JEFFERSON CITY — More than 500 Carson-Newman University students, faculty and staff showed love and support for their community by participating in outreach projects across five counties during the annual Operation Inasmuch day of service.
Forty-three teams were sent to service sites Sept. 29 across Jefferson, Hamblen, Blount, Grainger and Knox counties. The projects included cleaning and organizing donation warehouses, collecting food donations, packing shelf-stable meals for food pantries, teaching lessons to elementary-aged students and cleaning homeless shelters among others.
More than 50 C-N student leaders from programs and organizations led teams and worked during the event.
In 2006, Carson-Newman was the first college or university to implement OI. Founded by former East Tennessee Baptist pastor David Crocker, OI has since been adopted by organizations across the country.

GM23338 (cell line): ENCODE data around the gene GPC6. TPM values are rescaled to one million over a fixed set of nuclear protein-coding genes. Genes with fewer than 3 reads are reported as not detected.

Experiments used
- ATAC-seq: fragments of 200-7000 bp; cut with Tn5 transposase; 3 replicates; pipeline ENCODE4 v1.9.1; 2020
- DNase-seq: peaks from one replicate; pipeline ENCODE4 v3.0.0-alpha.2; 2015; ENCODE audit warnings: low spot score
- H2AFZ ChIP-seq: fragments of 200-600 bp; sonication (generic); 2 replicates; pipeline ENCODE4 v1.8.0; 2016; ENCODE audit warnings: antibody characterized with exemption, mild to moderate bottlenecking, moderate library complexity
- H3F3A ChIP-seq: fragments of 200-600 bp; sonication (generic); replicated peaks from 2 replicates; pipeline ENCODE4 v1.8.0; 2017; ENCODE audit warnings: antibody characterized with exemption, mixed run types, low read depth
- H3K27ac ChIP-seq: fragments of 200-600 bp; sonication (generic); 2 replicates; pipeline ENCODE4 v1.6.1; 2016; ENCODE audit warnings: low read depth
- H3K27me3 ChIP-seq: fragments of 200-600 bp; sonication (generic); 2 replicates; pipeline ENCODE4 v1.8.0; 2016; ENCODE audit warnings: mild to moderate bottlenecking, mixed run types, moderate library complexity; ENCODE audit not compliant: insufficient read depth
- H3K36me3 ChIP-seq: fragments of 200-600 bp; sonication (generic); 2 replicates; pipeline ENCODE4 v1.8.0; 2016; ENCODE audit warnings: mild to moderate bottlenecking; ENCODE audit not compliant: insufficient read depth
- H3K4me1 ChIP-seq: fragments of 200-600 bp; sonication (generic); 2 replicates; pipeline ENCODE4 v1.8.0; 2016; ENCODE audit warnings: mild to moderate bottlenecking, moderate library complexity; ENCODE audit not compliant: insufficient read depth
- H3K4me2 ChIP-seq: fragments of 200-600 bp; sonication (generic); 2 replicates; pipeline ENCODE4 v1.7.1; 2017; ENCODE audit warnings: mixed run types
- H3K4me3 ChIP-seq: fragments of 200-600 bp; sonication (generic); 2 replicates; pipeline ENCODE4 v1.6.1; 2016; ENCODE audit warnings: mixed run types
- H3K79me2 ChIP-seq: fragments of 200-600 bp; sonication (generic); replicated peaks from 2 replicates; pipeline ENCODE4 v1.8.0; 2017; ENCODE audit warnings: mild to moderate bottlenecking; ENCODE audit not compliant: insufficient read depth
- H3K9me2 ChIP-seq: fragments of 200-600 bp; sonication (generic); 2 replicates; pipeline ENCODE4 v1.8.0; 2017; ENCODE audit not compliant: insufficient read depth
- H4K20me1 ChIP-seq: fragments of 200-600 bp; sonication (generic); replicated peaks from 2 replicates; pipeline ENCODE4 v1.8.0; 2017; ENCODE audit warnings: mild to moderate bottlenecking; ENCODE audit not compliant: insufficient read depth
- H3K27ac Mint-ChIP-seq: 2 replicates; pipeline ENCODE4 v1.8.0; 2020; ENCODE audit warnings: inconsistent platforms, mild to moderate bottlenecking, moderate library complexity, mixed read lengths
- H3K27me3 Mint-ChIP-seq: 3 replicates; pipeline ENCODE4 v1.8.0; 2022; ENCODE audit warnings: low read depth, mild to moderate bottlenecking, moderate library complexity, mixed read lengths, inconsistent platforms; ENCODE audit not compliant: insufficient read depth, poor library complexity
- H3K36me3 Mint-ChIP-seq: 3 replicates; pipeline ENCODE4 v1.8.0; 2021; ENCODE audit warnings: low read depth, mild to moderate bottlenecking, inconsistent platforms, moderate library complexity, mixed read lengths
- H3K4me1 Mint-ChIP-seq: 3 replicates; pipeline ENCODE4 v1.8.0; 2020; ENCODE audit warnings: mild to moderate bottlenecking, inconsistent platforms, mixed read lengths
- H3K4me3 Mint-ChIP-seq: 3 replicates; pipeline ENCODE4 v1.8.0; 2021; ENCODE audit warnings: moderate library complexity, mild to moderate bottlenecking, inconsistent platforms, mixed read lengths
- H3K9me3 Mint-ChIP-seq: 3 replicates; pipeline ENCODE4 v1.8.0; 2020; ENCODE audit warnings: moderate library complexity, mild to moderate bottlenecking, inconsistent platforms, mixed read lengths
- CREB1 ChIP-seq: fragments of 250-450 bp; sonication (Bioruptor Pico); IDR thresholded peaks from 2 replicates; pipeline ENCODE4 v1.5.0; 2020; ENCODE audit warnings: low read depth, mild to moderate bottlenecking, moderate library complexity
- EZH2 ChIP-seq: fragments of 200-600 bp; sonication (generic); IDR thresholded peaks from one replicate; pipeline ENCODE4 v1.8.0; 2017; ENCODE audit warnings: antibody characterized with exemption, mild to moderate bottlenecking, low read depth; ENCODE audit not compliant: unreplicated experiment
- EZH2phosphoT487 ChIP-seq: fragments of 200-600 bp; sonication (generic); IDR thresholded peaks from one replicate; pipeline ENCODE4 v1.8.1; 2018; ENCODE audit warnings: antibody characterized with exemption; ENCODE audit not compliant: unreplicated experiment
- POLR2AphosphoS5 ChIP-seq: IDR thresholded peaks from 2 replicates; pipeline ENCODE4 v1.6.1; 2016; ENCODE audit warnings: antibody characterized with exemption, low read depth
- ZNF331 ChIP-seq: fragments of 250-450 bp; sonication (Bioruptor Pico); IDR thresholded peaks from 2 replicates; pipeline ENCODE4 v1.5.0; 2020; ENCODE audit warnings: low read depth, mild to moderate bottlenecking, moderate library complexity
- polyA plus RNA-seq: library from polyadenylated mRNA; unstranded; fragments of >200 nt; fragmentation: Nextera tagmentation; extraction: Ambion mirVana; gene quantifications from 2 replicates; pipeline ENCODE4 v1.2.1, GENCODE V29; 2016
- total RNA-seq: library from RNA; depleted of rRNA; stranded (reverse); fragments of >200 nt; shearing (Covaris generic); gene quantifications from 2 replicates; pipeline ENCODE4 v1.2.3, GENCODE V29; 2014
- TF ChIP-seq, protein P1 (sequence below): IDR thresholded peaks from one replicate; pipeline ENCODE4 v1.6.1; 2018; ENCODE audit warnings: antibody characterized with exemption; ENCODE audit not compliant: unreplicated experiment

The program’s name stems from Matthew 25:40, where Jesus says: “Inasmuch as you serve the least of these, you serve me.”
“This has really been a team effort from across campus. Our planning team and student leaders have been working since the spring to make this the most impactful event possible,” said Matt Bryant Cheney, director of the Bonner Center for Service Learning and Community Engagement and assistant professor of English.
Bryant Cheney said that he hopes that students will not only serve but also learn more about the East Tennessee community and the people who dedicate their lives to community based work and ministry.
“This was our first year ever canceling classes for in-person service, and we learned a lot of valuable information to help us plan next year and serve our community partners better,” he said.
“About a dozen faculty members also stepped up to host projects for their classes in coordination with the event,” he added. B&R